Hyperglobulinemia

Hyperglobulinemia: Definition, Description, Causes and Risk Factors: Hyperglobulinemia means an abnormally high concentration of globulins in the circulating blood plasma. Blood is composed of several factors, including red and white blood cells, platelets and plasma. The plasma, which accounts for more than half the volume of blood, is the water component and contains both electrolytes and soluble proteins. Many of the plasma proteins are synthesized in the liver and each one has a different function: Albumins: It is the most abundant protein. It is synthesized by the liver. Because they are so abundant they contribute to the osmotic pressure of the blood and play an important role in maintaining fluid balance between blood and interstitial fluid. If the osmotic pressure of the blood decreases fluids move from the blood into the interstitial spaces, which results in edema. This also decreases blood volume and in severe cases may reduce blood pressure. When blood osmotic pressure increases, fluid moves from the interstitial spaces into the blood and increased the blood volume. This increases pressure and decreases the amount of the water available to the cells.
  • Globulins: There are three types of globulins, alpha, beta, and gamma. Alpha and beta globulins are produced by the liver and function in transporting lipids and fat soluble vitamins in the blood. Gamma globulins are the antibodies that function in immunity.
  • Fibrinogen: This makes up the smallest fraction of the plasma proteins. It is produced in the liver and function in the blood clotting. This type of plasma proteins are the largest of the molecules.
High globulin is found in many types of inflammation, certain infections and in chronic liver disease. If the patient exhibits an increased globulin level, you may consider: Infection. Some examples of globulins may include: Antihemophilic globulin.
  • Antihemophilic globulin A.
  • Antihemophilic globulin B.
  • Antihuman globulin.
  • Antilymphocyte globulin.
  • Chickenpox immune globulin (human).
  • Corticosteroid-binding globulin.
  • Gonadal steroid-binding globulin.
  • Human gamma globulin.
  • Immune serum globulin.
  • Measles immune globulin (human).
  • Pertussis immune globulin.
  • Plasma accelerator globulin.
  • Poliomyelitis immune globulin (human).
  • Rabies immune globulin (human).
  • Rho(d) immune globulin.
  • Serum accelerator globulin.
  • Sex hormone-binding globulin.
  • Sex steroid-binding globulin.
  • Specific immune globulin (human).
  • Testosterone-estrogen-binding globulin.
  • Tetanus immune globulin.
  • Thyroxine-binding globulin.
  • Zoster immune globulin.
Types of globulins: Alpha-1 globulins (-1 globulins): The major protein associated with alpha-1 globulins is alpha-1 antitrypsin. Elevated levels may indicate an acute inflammatory disorder, while decreased levels may be indicative of Alpha-1 antitrypsin deficiency. Alpha-1 antitrypsin deficiency is a hereditary disease that is associated with chronic lung and liver disorders. Alpha-2 globulins (-2 globulins): Alpha-2 globulins are primarily composed of two proteins, macroglobulin and haptoglobulin. Increased levels of macroglobulin are used as a diagnostic factor in nephrotic syndrome, which describes a condition of the kidneys where proteins are leaked from the blood into the urine. Macroglobulin has also been indicated in Alzheimer's disease. Detection of low levels of haptoglobulin, among other tests, is used in the diagnosis of hemolytic anemia, a condition that causes the destruction of red blood cells.Hyperglobulinemia Medigoo Beta globulins (-globulins): There are several types of beta globulins, but they all are primarily composed of transferrin (A globulin in blood plasma that carries iron). Transferrin tightly binds iron in the blood and transports it to cells with a transferrin receptor, where the iron molecule is then imported into the cell. Elevated levels of transferrin are often indicative of someone suffering from iron-deficient anemia. Conversely, decreased transferrin levels are associated with iron overload, or hemochromatosis. Transferrin is also used as a diagnostic for liver disease and protein malnutrition. Gamma globulins (-globulins): Gamma globulins comprise the largest component of all the plasma globulin proteins. Gamma globulins are most commonly defined as immunoglobulins, or antibodies. Antibodies are produced by the mature B-cells of the immune system and are utilized by the body's defense mechanism against foreign invaders like bacteria and viruses. There are five main classes of antibodies that include IgG, IgA, IgM, IgD and IgE. Decreased levels of gamma globulins are indicative of an immune deficiency. Elevated levels may indicate blood cancers like Multiple Myeloma and certain lymphomas.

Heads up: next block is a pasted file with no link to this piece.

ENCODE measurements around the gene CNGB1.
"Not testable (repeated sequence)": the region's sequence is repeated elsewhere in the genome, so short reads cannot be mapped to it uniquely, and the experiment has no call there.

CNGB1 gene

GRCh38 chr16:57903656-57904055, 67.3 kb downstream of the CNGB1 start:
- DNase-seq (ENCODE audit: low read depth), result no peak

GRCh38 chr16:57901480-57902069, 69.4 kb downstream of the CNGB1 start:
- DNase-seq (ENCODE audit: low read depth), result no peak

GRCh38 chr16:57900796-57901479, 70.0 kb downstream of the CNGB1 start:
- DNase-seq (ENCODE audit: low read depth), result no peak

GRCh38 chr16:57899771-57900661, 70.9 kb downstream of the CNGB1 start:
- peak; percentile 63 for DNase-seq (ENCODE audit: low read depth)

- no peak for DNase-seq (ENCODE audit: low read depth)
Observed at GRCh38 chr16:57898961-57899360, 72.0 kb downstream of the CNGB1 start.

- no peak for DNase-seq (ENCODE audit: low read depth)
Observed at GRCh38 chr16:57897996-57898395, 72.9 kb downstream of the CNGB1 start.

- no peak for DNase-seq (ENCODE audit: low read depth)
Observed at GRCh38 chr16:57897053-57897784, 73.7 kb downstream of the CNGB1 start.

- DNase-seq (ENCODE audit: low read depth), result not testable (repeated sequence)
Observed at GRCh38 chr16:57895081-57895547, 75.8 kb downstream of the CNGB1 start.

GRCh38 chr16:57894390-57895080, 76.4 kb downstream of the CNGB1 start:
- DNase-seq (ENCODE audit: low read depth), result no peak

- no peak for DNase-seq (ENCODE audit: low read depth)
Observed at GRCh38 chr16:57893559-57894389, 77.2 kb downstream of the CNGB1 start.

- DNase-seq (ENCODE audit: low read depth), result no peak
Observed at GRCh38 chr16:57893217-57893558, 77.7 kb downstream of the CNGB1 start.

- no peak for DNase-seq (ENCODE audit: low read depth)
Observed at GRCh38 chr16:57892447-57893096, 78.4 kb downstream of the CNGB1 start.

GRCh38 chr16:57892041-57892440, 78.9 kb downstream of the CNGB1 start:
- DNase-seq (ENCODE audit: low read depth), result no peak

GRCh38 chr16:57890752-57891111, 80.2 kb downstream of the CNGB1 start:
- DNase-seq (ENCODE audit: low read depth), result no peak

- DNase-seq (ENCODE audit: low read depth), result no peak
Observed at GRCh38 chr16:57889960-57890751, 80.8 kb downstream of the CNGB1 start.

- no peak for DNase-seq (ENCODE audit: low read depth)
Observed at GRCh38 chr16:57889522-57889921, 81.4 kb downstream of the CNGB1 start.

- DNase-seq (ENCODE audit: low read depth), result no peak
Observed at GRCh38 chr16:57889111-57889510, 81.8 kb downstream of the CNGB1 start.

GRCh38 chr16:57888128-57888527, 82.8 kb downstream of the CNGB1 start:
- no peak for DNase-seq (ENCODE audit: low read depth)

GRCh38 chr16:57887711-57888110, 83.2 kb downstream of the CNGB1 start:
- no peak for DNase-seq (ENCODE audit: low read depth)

Hyperglobulinemia Symptoms:

Symptoms may include:
  • Fatigue and weakness.
  • Dizziness and confusion.
  • Muscle numbness or tingling.
  • Swelling of the lymph nodes, liver, or spleen.
  • Loss of appetite.
  • Weight loss.
  • Low grade or mild fever.
  • Abnormal bleeding.
  • Headaches.
  • Problems with vision.
  • Kidney problems.
  • Infections.
Hyperglobulinemia Diagnosis: Identifying globulins can help with the diagnosis of certain diseases related with globulins e.g. gammopathy, hypogammaglobulinemia, Bruton agammaglobulinemia, dysgammaglobulinemia, globulinuria, hypergammaglobulinemia, hyperglobulinemic purpura, Waldenstr

3 Comments

  1. Hesham reyad

    What is the effect of hyperglobinemia on the imaging studies of the liver

    Reply
    • editor-m

      If you want to find out what tests of liver will help you to diagnose hyperglobulinemia, it could be electrophoresis, but in any case consult your doctor.

      Reply
  2. Robert Andrews

    Does anybody know the effectiveness of CBD oil on hyperglobulinemia?

    Reply

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